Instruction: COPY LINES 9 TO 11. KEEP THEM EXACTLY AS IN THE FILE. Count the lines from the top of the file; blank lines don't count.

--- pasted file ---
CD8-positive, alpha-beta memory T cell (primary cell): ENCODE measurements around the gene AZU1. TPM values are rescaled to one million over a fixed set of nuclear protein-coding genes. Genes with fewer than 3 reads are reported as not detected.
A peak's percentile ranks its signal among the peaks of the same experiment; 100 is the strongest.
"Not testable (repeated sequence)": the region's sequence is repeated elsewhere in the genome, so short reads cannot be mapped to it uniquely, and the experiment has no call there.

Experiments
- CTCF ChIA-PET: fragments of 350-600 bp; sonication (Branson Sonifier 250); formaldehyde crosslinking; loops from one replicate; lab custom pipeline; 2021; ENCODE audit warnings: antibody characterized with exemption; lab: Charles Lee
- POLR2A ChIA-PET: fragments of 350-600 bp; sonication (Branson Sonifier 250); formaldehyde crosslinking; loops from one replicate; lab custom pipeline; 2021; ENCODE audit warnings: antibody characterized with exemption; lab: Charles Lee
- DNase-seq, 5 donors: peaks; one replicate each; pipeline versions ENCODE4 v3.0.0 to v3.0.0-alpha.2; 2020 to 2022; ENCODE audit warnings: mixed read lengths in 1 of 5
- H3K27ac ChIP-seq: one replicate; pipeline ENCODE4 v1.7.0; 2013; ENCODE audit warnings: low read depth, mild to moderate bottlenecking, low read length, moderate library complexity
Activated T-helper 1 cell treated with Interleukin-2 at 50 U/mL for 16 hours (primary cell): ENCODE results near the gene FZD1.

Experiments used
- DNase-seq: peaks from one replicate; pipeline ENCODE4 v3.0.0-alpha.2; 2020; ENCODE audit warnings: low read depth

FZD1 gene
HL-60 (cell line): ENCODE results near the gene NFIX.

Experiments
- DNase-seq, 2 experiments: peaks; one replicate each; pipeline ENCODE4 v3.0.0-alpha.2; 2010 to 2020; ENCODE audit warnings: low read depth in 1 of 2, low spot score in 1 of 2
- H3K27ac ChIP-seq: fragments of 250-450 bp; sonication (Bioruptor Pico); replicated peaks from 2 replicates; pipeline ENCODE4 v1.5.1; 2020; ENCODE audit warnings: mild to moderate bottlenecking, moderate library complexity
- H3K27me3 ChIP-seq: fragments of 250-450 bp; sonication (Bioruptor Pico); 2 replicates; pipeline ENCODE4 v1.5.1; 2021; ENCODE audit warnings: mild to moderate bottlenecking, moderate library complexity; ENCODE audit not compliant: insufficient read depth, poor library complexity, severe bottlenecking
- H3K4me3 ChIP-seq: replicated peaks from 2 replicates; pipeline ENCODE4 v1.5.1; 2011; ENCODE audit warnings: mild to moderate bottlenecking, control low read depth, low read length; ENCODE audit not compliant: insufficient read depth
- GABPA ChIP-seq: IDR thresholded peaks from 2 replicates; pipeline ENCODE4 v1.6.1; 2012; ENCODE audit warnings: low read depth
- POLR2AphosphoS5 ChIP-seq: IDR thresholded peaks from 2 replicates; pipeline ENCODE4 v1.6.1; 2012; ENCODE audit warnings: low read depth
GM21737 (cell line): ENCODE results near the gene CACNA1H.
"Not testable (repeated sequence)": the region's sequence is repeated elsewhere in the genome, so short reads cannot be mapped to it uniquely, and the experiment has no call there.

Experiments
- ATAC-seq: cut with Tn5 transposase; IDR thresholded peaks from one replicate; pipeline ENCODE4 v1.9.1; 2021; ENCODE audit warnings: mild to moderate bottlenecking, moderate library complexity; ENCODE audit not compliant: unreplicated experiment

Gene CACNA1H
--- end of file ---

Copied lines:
Activated T-helper 1 cell treated with Interleukin-2 at 50 U/mL for 16 hours (primary cell): ENCODE results near the gene FZD1.

Experiments used
- DNase-seq: peaks from one replicate; pipeline ENCODE4 v3.0.0-alpha.2; 2020; ENCODE audit warnings: low read depth